The Cans Festival. London, May 2008.

Banksy hosted an exhibition called The Cans Festival in London, over the weekend 3–5 May 2008.  It was situated on Leake Street, a road tunnel formerly used by Eurostar underneath London Waterloo station. Graffiti artists with stencils were invited to join in and paint their own artwork, as long as it did not cover anyone else’s.

Photos: Romany WG and others

Barely Legal – the first big US show. September 2006.

Barely Legal was the third major exhibition after Turf War and Crude Oils. It was held in a warehouse in Los Angeles on the weekend of 16 September 2006. Billed as a “three-day vandalised warehouse extravaganza”. The exhibition featured a live “elephant in a room,” painted in a pink and gold floral wallpaper pattern, which, according to leaflets handed out at the exhibition, was intended to draw attention to the issue of world poverty.  Banksy continues exploring the “modified oils” genre from the previous exhibition “Crude Oils”.

The segregation wall. Palestine, August 2005.

In August 2005 Team Banksy visited Palestine where they painted seven large murals on the segregation wall. Banksy’s feelings about the barrier are made explicit in a statement which says the wall “essentially turns Palestine into the world’s largest open prison.” On Banksy’s website, readers are reminded that Israel’s 425-mile-long West Bank barrier, separating Israel from the Palestinian territories, is considered illegal by the United Nations. During the visit to Ramallah and surrounding areas, Banksy reports some tense moments. His spokeswoman Jo Brooks said: “The Israeli security forces did shoot in the air threateningly and there were quite a few guns pointed at him.”

Photos: Wall and piece – Banksy

Santa’s Ghetto 03. London, December 2003.

Santa’s Ghetto 2003 opened on December 2 in an abandoned store just off Carnaby Street in London. Contained work by Banksy, Jamie Hewlett, Mode 2 and 3D among others. Described by Pictures on Walls as a “festive extravaganza of cheap art and related novelty goods from lowbrow artists and trained vandals”. The launch party attracted Damon Albarn and Alex James of Blur,  and star chef Jamie Oliver.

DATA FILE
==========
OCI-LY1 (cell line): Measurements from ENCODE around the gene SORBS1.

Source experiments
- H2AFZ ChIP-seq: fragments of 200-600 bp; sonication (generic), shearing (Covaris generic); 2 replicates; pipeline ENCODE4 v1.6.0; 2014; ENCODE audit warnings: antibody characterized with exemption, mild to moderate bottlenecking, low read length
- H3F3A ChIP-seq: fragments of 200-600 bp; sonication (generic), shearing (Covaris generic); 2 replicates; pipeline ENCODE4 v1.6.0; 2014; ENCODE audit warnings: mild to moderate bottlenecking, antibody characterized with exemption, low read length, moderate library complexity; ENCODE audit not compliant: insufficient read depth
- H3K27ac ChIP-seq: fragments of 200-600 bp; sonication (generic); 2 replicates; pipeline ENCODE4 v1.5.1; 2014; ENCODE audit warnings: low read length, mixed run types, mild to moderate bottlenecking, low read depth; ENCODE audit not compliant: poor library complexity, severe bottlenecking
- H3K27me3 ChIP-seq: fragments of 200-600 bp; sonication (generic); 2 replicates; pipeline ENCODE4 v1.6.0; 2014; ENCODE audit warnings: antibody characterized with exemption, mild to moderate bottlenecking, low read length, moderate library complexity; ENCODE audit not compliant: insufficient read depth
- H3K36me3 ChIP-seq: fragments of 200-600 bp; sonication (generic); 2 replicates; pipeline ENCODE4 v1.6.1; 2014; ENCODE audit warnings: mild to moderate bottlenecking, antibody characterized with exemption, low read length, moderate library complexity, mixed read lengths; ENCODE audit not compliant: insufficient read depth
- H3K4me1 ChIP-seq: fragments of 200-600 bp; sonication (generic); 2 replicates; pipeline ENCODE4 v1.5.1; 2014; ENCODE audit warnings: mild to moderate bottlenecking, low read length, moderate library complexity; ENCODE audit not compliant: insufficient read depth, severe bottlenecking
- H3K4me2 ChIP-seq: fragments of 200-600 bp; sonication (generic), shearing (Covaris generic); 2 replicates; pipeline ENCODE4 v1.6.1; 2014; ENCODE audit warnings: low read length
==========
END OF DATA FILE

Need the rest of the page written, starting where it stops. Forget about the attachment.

Photos: Wembley Pairs, Flickr

Turf War. London, July 2003.

Opened on July 18 and lasted for three days. Turf War is Banksy’s first major exhibition where he displays a great variety of different techniques and styles. Marks the beginning of a string of brilliant exhibitions with a periodicity of approximately two years. Turf War in 2003, Crude Oils, 2005, Barely Legal, 2006, Banksy vs Bristol Museum 2009, etc. The live cows and sheep are transported from the Somerset farm. There is also a section of “modified oils”, the most prominent being “Suicide bombers just need a hug”. The London art critics call the exhibitions one of the most interesting of the year.

Photos: http://www.artofthestate.co.uk and Benny Goh

Paints live animals. Somerset, July 2003

Banksy goes to a farm in Somerset to spraypaint live animals for his upcoming Turf War exhibition in London. Animal rights activists chain themselves to the railings surrounding the farm. “The cattle are show cattle donated by the farmer and he was happy to lend them,” says a spokeswoman for the exhibition.